Say It Isn’t so! Can Vitamin C Serum Stain Skin and Darken Pores?

Photo: Getty/GPointStudio
Recently, a fellow editor alerted the beauty department of a little-known skin-care dilemma that occurred when she introduced a vitamin C serum into her skin-care regimen. The result? The all-star antioxidant tinged her nail beds and fingertips an orange-ish brown, as if she'd applied a self-tanner and the remnants were left behind.  Though I thought this was odd, she's not alone—today one Redditor asked the Skincare Addiction subreddit if the stuff could darken sebaceous filaments inside pores. Say what?

Apparently, this is totally a common issue with certain vitamin C serums, and I made it my day's work to get to the bottom of why it happens. There are scientific reasons the serums go from being clear to having an orange-brown tint: Over time, ascorbic acid oxidizes into erythrulose, according to cosmetic chemist Michelle Wong of LabMuffin—which is a key ingredient in self-tanners.

"Erythrulose is an ingredient in fake tans, and is often included alongside the more commonly found dihydroxyacetone or DHA," notes Wong in a post on her site. "These ingredients react with proteins in the dead stratum corneum layer of your skin to produce brown compounds called melanoidins that stay on your skin until the dead cells come off (after around a week)."

Don't worry, though—this is not to say you have to ditch the buzzy and effective skin-care ingredient completely. You've just got to ensure you've got a fresh vitamin C serum, and are using it correctly. First up? According to Wong, look for a vitamin C that's more oxidation-resistant (AKA not an ascorbic acid, which she says is the most unstable). Instead, Wong says to look for vitamin C listed as the following variations: magnesium ascorbyl phosphate, sodium ascorbyl phosphate, ascorbyl tetraisopalmitate, or tetrahexyldecyl ascorbate (*opens Notes app immediately*).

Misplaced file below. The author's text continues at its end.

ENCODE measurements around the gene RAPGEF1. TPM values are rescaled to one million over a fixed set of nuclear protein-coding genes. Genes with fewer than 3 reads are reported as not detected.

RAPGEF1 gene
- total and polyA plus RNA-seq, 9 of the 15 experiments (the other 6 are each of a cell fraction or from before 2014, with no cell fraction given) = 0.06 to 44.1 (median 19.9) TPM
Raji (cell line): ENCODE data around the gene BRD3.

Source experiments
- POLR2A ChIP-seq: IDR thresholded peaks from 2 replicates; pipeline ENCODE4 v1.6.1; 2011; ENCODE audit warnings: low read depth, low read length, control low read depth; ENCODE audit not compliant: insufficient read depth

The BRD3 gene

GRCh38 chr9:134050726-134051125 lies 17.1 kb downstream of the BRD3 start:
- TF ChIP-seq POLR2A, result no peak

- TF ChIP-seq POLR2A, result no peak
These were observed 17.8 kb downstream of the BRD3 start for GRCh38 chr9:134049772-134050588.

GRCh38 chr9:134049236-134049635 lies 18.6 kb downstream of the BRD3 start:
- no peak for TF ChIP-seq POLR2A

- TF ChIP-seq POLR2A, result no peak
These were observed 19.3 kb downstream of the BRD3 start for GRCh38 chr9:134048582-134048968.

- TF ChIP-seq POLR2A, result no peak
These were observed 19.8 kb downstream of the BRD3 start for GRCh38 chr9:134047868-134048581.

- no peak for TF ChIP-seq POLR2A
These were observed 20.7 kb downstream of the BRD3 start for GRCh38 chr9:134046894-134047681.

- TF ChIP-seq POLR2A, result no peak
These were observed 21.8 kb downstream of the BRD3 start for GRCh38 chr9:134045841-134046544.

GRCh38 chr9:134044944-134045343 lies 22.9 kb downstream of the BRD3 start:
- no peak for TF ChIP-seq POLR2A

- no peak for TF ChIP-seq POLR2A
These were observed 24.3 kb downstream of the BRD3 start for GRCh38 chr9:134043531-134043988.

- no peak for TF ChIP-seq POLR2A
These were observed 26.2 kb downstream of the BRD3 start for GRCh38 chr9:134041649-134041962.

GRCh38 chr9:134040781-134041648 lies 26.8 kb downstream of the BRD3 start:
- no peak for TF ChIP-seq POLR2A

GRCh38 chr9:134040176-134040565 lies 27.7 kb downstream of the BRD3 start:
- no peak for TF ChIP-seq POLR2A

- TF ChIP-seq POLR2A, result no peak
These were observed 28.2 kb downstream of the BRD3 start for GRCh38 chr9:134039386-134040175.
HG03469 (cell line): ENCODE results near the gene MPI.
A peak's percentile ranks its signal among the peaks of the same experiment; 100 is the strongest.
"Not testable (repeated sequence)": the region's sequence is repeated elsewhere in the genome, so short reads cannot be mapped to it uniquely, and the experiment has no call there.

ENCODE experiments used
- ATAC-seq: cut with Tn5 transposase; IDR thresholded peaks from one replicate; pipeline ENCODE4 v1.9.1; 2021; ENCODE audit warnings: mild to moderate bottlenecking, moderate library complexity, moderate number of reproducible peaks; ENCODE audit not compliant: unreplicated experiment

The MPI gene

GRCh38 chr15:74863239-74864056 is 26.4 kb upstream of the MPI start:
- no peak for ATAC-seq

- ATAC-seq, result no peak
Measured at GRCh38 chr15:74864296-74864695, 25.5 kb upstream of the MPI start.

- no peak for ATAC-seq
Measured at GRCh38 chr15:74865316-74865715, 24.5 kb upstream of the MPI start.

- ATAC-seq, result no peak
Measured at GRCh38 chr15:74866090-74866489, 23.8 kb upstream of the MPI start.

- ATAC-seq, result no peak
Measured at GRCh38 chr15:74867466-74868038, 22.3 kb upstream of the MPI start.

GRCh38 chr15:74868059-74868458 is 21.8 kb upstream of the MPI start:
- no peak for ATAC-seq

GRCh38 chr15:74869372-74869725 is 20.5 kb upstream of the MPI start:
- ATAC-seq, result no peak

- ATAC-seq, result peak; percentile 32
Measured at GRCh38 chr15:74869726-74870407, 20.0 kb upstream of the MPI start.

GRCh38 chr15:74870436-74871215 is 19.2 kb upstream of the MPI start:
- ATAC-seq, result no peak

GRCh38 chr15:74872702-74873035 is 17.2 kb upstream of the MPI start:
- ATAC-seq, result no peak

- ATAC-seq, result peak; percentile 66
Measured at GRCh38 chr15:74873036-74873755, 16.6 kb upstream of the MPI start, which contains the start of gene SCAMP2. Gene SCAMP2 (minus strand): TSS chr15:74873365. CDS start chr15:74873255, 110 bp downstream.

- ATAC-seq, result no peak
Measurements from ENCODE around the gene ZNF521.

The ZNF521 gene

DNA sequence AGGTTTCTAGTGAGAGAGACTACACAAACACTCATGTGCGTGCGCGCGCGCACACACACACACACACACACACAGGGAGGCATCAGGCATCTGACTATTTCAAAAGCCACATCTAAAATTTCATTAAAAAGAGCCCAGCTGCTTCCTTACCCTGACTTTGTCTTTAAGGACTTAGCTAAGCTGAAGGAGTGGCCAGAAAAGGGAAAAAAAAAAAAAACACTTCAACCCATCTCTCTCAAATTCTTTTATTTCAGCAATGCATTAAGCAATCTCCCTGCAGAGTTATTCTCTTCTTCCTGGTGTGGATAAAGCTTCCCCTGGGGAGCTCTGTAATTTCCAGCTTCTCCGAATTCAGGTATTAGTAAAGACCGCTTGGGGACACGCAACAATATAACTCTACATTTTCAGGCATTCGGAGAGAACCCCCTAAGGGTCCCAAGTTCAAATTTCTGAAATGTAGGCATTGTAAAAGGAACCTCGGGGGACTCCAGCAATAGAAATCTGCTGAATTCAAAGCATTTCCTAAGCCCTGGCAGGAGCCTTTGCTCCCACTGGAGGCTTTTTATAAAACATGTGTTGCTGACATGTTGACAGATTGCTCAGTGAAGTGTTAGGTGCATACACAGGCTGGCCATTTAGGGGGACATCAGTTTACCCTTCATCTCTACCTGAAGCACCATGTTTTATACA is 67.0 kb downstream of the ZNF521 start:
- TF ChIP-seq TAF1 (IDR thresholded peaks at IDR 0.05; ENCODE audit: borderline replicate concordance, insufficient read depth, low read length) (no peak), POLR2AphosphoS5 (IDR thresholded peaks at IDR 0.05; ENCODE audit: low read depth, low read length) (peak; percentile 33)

It's also helpful to prevent the oxidation in the first place, which Wong says can be done by purchasing a vitamin C serum that also contains vitamin E and ferulic acid, which ups the antioxidant amount, and to use the serum at night and away from direct sunlight. We've even heard rumors of people storing their vitamin C serums in the refrigerator to preserve it as much as possible.

Your application method can help with the staining dilemma, too—Wong recommends applying your serum evenly over your entire face. "Apply the serum as evenly as possible and regularly exfoliate your face so that the tan fades evenly," she says. "If you notice streaking, increase the waiting time between applying your vitamin C serum and your next product." Then, after application, she advises to wash your hands (since they tend to have more dead skin cells than your face). "Just wash with soap after applying the vitamin C serum." Now nothing can stand in the way of that glow.

Other important skin-care tips include the truth about how to apply clay masks and expert advice on how to avoid different types of skin fungus

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